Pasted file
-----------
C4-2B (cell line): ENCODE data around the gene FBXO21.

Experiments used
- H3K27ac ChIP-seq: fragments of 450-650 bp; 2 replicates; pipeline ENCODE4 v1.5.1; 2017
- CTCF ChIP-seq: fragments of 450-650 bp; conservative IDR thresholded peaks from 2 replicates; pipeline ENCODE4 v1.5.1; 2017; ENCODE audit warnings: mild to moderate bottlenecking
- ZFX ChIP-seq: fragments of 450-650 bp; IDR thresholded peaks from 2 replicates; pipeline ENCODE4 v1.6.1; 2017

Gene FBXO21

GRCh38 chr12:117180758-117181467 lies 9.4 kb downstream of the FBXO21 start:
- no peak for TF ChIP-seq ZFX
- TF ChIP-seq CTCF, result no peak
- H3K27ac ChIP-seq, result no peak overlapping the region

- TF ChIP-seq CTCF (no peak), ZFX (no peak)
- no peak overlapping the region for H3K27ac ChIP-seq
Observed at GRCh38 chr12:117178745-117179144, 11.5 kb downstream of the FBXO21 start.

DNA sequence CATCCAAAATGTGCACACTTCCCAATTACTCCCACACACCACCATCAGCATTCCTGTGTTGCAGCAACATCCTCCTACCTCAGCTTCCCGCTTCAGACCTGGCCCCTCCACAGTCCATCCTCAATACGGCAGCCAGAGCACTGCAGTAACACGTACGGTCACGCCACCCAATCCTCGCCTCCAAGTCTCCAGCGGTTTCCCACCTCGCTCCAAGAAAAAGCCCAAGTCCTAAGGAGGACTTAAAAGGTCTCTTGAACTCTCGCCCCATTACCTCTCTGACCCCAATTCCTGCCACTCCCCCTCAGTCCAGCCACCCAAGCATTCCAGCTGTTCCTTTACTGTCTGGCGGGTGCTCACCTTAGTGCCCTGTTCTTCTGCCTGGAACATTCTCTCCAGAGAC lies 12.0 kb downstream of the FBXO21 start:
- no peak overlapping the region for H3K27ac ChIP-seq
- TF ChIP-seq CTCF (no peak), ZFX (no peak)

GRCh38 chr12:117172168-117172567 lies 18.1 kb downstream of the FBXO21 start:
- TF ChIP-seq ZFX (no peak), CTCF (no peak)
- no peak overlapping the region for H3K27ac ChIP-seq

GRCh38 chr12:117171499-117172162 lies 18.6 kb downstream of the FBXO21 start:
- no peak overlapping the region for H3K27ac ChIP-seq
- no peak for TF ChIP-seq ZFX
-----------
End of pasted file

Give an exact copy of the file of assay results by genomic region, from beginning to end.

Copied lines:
C4-2B (cell line): ENCODE data around the gene FBXO21.

Experiments used
- H3K27ac ChIP-seq: fragments of 450-650 bp; 2 replicates; pipeline ENCODE4 v1.5.1; 2017
- CTCF ChIP-seq: fragments of 450-650 bp; conservative IDR thresholded peaks from 2 replicates; pipeline ENCODE4 v1.5.1; 2017; ENCODE audit warnings: mild to moderate bottlenecking
- ZFX ChIP-seq: fragments of 450-650 bp; IDR thresholded peaks from 2 replicates; pipeline ENCODE4 v1.6.1; 2017

Gene FBXO21

GRCh38 chr12:117180758-117181467 lies 9.4 kb downstream of the FBXO21 start:
- no peak for TF ChIP-seq ZFX
- TF ChIP-seq CTCF, result no peak
- H3K27ac ChIP-seq, result no peak overlapping the region

- TF ChIP-seq CTCF (no peak), ZFX (no peak)
- no peak overlapping the region for H3K27ac ChIP-seq
Observed at GRCh38 chr12:117178745-117179144, 11.5 kb downstream of the FBXO21 start.

DNA sequence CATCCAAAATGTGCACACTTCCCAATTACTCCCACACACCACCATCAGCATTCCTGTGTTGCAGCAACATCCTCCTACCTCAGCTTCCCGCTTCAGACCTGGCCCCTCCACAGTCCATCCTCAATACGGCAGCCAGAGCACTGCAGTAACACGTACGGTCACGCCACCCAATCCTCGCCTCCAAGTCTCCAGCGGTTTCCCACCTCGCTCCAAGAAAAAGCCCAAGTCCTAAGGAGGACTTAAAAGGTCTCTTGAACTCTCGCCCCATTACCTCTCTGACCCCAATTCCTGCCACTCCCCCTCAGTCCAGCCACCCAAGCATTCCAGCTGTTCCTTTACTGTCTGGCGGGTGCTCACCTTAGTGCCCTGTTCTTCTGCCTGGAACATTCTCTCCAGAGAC lies 12.0 kb downstream of the FBXO21 start:
- no peak overlapping the region for H3K27ac ChIP-seq
- TF ChIP-seq CTCF (no peak), ZFX (no peak)

GRCh38 chr12:117172168-117172567 lies 18.1 kb downstream of the FBXO21 start:
- TF ChIP-seq ZFX (no peak), CTCF (no peak)
- no peak overlapping the region for H3K27ac ChIP-seq

GRCh38 chr12:117171499-117172162 lies 18.6 kb downstream of the FBXO21 start:
- no peak overlapping the region for H3K27ac ChIP-seq
- no peak for TF ChIP-seq ZFX